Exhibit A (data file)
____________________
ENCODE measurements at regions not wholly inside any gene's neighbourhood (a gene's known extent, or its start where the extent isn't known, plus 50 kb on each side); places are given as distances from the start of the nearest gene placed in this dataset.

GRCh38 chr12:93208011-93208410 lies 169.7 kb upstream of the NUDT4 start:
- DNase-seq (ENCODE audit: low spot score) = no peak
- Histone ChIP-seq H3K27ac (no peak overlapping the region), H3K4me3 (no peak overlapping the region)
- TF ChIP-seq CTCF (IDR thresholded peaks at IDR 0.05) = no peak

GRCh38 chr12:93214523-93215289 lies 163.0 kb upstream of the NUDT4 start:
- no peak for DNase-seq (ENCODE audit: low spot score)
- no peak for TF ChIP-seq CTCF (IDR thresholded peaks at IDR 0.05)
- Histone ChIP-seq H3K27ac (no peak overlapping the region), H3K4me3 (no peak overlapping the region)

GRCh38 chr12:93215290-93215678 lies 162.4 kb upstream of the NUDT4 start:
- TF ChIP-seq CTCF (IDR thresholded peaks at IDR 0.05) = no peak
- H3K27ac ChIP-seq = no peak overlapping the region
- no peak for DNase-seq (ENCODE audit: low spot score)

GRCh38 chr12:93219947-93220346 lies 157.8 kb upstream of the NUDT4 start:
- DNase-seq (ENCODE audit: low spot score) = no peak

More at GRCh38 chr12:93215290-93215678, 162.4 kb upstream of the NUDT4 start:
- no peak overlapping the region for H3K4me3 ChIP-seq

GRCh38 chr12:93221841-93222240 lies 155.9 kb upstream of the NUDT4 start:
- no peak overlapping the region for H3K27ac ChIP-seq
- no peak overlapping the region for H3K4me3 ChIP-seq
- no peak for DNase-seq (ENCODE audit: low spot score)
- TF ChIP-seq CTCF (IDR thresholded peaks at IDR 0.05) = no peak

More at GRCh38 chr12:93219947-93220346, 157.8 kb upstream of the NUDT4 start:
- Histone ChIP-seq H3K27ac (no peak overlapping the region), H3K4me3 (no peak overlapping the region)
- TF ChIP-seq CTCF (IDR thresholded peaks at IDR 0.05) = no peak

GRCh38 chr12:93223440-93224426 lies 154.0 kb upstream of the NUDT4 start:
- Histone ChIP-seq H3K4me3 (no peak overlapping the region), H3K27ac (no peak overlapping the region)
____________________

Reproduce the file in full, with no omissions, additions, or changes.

ENCODE measurements at regions not wholly inside any gene's neighbourhood (a gene's known extent, or its start where the extent isn't known, plus 50 kb on each side); places are given as distances from the start of the nearest gene placed in this dataset.

GRCh38 chr12:93208011-93208410 lies 169.7 kb upstream of the NUDT4 start:
- DNase-seq (ENCODE audit: low spot score) = no peak
- Histone ChIP-seq H3K27ac (no peak overlapping the region), H3K4me3 (no peak overlapping the region)
- TF ChIP-seq CTCF (IDR thresholded peaks at IDR 0.05) = no peak

GRCh38 chr12:93214523-93215289 lies 163.0 kb upstream of the NUDT4 start:
- no peak for DNase-seq (ENCODE audit: low spot score)
- no peak for TF ChIP-seq CTCF (IDR thresholded peaks at IDR 0.05)
- Histone ChIP-seq H3K27ac (no peak overlapping the region), H3K4me3 (no peak overlapping the region)

GRCh38 chr12:93215290-93215678 lies 162.4 kb upstream of the NUDT4 start:
- TF ChIP-seq CTCF (IDR thresholded peaks at IDR 0.05) = no peak
- H3K27ac ChIP-seq = no peak overlapping the region
- no peak for DNase-seq (ENCODE audit: low spot score)

GRCh38 chr12:93219947-93220346 lies 157.8 kb upstream of the NUDT4 start:
- DNase-seq (ENCODE audit: low spot score) = no peak

More at GRCh38 chr12:93215290-93215678, 162.4 kb upstream of the NUDT4 start:
- no peak overlapping the region for H3K4me3 ChIP-seq

GRCh38 chr12:93221841-93222240 lies 155.9 kb upstream of the NUDT4 start:
- no peak overlapping the region for H3K27ac ChIP-seq
- no peak overlapping the region for H3K4me3 ChIP-seq
- no peak for DNase-seq (ENCODE audit: low spot score)
- TF ChIP-seq CTCF (IDR thresholded peaks at IDR 0.05) = no peak

More at GRCh38 chr12:93219947-93220346, 157.8 kb upstream of the NUDT4 start:
- Histone ChIP-seq H3K27ac (no peak overlapping the region), H3K4me3 (no peak overlapping the region)
- TF ChIP-seq CTCF (IDR thresholded peaks at IDR 0.05) = no peak

GRCh38 chr12:93223440-93224426 lies 154.0 kb upstream of the NUDT4 start:
- Histone ChIP-seq H3K4me3 (no peak overlapping the region), H3K27ac (no peak overlapping the region)